Omaha-based ConAgra Foods is taking a corporate bottom-line approach to solving a persistent social problem with a new $4 million campaign it says can lift 3,000 local children out of hunger.
The three-year program, which will be announced this morning during breakfast service at Kellom Elementary School in north Omaha, aims to reach beyond simply handing out free meals to a more comprehensive effort to connect school food programs, pantries, food stamp enrollment services and financial literacy classes.
“It takes more than food to fight hunger,” said ConAgra chief executive officer Gary Rodkin, who will be at Kellom to launch the program.
The ConAgra Foods Foundation has focused on child hunger for 20 years, giving away some $60 million toward the cause nationally, including through the local Shine the Light on Hunger holiday campaign. But Rodkin wanted to do more, said Kori Reed, foundation vice president.
The Omaha World-Herald’s 2007 series on poverty drew attention to the fact that hunger persisted right in the backyard of the firm, which today has $15.5 billion in annual sales. That led to ConAgra’s anti-hunger tagline, “Child Hunger Ends Here,” and new local efforts.
But the foundation found that its work wasn’t producing any measurable improvement in child hunger data.
Reed said the primary measure of hunger is a USDA survey on food security. It shows approximately 32,000 of the 180,000 children in Douglas and Sarpy Counties live in households that experience “food insecurity,” as measured by answers to several questions on a household survey. Supporting free meal programs for children doesn’t do much to budge the numbers for whole households, Reed said.
So ConAgra looked for a different approach, looking for measurable results, while understanding it was unrealistic to see the kind of quarterly improvement the corporation would look for in profits. The first goal is to reduce by 10 percent the number of children in food-insecure households.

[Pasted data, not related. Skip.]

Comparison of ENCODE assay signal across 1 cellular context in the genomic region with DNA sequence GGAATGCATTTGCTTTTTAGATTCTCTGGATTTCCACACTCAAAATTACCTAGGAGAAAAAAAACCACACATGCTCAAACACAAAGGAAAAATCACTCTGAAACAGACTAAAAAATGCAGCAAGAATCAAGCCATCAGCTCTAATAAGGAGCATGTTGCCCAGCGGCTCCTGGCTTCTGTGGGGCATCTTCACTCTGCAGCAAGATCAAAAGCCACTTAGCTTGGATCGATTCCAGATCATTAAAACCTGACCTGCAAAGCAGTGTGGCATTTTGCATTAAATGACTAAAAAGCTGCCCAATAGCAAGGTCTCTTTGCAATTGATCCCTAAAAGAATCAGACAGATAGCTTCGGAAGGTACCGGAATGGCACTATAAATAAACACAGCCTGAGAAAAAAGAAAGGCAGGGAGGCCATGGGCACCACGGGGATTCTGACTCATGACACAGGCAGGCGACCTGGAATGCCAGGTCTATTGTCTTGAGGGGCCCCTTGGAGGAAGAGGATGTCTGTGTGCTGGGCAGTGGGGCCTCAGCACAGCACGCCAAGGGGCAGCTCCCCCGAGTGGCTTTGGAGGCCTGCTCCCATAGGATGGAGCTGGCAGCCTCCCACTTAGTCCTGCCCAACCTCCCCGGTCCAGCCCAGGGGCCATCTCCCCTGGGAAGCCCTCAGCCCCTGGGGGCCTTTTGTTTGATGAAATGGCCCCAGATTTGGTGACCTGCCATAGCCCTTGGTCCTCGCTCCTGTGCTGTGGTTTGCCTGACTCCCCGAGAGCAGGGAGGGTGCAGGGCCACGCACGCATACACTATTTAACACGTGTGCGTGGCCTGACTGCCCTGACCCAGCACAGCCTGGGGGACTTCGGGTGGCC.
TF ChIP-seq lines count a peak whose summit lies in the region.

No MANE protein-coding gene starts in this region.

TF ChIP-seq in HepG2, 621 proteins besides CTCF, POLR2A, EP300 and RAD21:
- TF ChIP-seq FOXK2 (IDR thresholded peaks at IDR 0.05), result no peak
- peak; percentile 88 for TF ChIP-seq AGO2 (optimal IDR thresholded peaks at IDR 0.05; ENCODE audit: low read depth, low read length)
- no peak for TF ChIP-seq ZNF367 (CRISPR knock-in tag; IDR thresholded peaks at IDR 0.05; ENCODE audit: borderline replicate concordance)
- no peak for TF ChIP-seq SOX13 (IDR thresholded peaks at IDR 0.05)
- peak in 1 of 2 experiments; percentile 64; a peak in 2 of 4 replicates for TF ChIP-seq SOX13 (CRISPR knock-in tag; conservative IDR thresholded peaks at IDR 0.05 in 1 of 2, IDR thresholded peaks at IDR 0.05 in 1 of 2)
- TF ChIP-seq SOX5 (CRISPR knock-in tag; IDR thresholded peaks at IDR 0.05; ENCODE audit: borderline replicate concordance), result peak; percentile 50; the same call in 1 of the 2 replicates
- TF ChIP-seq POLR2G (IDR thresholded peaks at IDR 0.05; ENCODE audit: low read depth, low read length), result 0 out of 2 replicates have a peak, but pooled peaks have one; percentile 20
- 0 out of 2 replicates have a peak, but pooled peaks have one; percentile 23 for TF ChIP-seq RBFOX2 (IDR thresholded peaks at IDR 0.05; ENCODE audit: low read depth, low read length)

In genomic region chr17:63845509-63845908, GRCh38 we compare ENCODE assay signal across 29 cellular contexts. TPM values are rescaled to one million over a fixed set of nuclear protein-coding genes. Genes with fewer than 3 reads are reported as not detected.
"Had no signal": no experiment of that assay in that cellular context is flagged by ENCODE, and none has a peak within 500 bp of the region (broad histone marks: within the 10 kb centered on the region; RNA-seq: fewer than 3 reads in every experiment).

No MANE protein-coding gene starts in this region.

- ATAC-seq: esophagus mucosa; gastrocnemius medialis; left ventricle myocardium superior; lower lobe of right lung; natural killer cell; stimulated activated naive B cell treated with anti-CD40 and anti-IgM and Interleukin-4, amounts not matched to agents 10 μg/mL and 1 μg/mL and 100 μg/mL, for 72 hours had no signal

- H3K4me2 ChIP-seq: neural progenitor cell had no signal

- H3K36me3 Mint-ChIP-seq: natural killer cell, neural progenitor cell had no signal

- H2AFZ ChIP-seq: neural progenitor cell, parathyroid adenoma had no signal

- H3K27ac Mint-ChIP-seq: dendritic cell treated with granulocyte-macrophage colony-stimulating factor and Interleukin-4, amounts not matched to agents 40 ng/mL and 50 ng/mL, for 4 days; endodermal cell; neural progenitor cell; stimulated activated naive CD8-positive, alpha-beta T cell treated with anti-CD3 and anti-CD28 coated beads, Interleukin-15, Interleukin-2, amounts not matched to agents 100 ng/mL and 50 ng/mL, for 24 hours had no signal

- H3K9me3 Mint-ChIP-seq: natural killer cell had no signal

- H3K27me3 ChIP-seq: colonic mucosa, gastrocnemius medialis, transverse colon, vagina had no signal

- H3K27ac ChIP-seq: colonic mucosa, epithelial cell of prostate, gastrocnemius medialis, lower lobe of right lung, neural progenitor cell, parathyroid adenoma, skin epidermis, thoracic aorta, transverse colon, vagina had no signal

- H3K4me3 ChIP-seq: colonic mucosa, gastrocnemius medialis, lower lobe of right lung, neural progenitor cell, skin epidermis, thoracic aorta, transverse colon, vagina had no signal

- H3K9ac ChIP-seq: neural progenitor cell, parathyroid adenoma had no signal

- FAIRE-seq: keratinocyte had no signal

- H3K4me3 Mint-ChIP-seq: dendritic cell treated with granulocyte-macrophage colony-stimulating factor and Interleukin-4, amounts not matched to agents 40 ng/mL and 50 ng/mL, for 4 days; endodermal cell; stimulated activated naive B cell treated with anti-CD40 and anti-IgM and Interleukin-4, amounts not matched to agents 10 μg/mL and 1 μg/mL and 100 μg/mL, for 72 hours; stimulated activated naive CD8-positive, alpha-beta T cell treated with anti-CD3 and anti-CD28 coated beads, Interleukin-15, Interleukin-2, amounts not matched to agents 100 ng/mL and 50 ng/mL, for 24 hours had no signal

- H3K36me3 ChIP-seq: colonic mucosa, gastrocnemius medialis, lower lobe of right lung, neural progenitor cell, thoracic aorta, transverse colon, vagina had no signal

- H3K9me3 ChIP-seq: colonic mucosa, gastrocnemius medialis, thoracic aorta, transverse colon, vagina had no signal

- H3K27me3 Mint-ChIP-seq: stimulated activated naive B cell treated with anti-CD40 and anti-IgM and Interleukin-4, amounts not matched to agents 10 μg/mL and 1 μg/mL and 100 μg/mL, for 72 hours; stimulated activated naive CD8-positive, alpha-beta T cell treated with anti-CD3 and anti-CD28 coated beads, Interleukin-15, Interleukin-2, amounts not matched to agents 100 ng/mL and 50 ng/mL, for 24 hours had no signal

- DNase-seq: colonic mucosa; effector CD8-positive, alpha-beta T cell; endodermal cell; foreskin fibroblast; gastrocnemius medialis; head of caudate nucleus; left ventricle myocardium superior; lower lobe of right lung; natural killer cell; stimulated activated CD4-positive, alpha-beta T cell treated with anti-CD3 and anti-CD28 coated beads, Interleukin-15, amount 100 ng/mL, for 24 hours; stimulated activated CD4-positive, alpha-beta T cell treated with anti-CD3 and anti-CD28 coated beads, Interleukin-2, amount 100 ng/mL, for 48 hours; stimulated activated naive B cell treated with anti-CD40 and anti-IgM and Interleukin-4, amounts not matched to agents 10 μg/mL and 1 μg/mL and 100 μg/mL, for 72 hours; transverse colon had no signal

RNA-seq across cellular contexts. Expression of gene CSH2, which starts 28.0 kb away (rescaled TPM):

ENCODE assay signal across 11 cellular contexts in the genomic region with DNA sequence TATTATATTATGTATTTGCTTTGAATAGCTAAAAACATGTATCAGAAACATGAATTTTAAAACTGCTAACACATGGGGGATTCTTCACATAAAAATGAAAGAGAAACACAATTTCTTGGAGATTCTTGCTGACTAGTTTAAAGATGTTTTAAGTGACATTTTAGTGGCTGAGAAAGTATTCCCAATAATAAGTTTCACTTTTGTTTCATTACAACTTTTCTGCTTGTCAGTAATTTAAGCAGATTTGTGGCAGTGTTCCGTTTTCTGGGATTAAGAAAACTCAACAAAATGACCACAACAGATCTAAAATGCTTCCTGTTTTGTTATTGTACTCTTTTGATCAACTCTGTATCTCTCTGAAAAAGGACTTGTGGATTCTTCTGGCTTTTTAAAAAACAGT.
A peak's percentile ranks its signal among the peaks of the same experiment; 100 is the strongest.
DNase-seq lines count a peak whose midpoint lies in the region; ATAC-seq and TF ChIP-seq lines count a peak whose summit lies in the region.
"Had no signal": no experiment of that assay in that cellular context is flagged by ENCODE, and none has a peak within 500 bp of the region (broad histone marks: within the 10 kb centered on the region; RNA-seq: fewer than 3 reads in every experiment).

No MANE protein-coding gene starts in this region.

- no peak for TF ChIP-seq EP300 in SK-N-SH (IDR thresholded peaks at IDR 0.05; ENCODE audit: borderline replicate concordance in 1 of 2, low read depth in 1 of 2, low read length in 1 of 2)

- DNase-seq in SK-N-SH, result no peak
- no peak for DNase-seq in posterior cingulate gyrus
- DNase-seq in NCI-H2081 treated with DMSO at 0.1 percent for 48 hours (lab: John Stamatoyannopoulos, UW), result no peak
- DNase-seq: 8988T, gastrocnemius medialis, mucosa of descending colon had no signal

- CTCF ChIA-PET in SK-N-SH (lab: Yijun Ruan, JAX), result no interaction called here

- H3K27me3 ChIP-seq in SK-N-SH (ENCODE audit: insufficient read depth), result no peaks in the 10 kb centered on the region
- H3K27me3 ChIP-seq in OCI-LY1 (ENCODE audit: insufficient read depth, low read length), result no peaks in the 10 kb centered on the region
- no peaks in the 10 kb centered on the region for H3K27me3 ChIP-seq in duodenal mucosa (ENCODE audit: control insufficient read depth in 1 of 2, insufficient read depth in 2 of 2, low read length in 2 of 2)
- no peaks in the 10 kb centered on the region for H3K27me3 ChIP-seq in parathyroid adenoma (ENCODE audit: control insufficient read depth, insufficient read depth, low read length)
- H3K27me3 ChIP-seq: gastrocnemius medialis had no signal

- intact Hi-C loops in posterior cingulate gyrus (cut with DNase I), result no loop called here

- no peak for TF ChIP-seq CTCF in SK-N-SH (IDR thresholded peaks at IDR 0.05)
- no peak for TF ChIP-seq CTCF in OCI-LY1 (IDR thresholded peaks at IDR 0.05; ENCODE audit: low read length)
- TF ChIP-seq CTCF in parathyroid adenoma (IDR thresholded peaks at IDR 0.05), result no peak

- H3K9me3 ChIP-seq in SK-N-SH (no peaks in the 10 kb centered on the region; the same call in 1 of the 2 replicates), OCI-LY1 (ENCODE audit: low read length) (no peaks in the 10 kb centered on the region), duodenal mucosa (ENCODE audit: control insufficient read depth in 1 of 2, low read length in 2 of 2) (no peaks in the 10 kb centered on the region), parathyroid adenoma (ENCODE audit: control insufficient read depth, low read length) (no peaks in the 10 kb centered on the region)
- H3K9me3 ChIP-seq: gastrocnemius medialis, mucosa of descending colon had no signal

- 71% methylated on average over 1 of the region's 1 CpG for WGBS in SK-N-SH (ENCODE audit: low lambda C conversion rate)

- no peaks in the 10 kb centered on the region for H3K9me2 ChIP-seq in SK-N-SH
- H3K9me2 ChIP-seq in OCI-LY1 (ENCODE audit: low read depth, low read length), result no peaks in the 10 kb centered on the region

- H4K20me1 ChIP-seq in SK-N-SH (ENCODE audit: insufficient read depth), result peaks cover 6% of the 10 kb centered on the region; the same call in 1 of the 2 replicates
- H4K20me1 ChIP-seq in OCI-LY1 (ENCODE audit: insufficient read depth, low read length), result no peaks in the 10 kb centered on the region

“Social change can take time,” Reed said. “What we’re trying to do, really, is build a system.”
Reed feels the pressure to succeed, though. In her office is a nearly life-sized cardboard cutout of Rodkin, wearing an orange suit (the color of the anti-hunger campaign) and holding a sign that says, “Kori, BE BOLD.”
When he sees her in the hallways of ConAgra’s riverfront campus, Reed said the CEO asks her, “Have you ended hunger yet? When are you going to end hunger?”
ConAgra has now researched the issue as thoroughly as it researches the market for its food products, and has joined with local hunger-fighting coalition Hunger Free Heartland on the larger effort.
At Kellom, ConAgra will launch the effort with an expansion of its support of the Omaha Public Schools’ breakfast program. ConAgra will offer one-time grants to individual schools that switch from a traditional cafeteria breakfast service program to the newer “Grab-N-Go” program where students pick up a bagged hot or cold breakfast on their way to the classroom. Each school that switches will receive $20 per student to use on wellness initiatives.
Grab-N-Go is already in 22 of the approximately 90 Omaha public schools, and district nutrition services director Tammy Yarmon said those schools have seen breakfast participation rates increase. The district went from feeding about 7,000 students breakfast to about 20,000. Those schools also see less tardiness and fewer students complaining of stomachaches.
Yarmon said more students participate because there is less stigma associated with eating breakfast in the classroom in the few minutes before class starts than with coming to school early to eat in the cafeteria.
If all Omaha schools decided to switch to Grab-N-Go, it would earn them a total of about $750,000 in grants from ConAgra, Yarmon estimated.
Beyond expanding breakfast service, ConAgra’s $4 million program also will support the Food Bank for the Heartland to increase the number of after-school and summer feeding sites and to help more eligible families enroll in SNAP, the federal food stamp program.
ConAgra will also expand Creighton University’s Financial Hope Collaborative, a financial literacy program for low-income single mothers. And its grants will help the three largest local food pantries coordinate their services so they can be more efficient in connecting clients with food, job services and medical care.
The Gretchen Swanson Center for Nutrition will measure the impact the program has on reducing child hunger in the metro area.
Hunger Free Heartland director Steph Montgomery-Loder called the collaboration unusual and said she hopes it will become a model for other communities.
“There is always going to be a place, sadly, for emergency food in our culture,” she said. “But the food bank delivers more and more food every year, and when you think about that, at what point do we focus on shortening the line of people that need food as opposed to just continuing to feed that line of people?”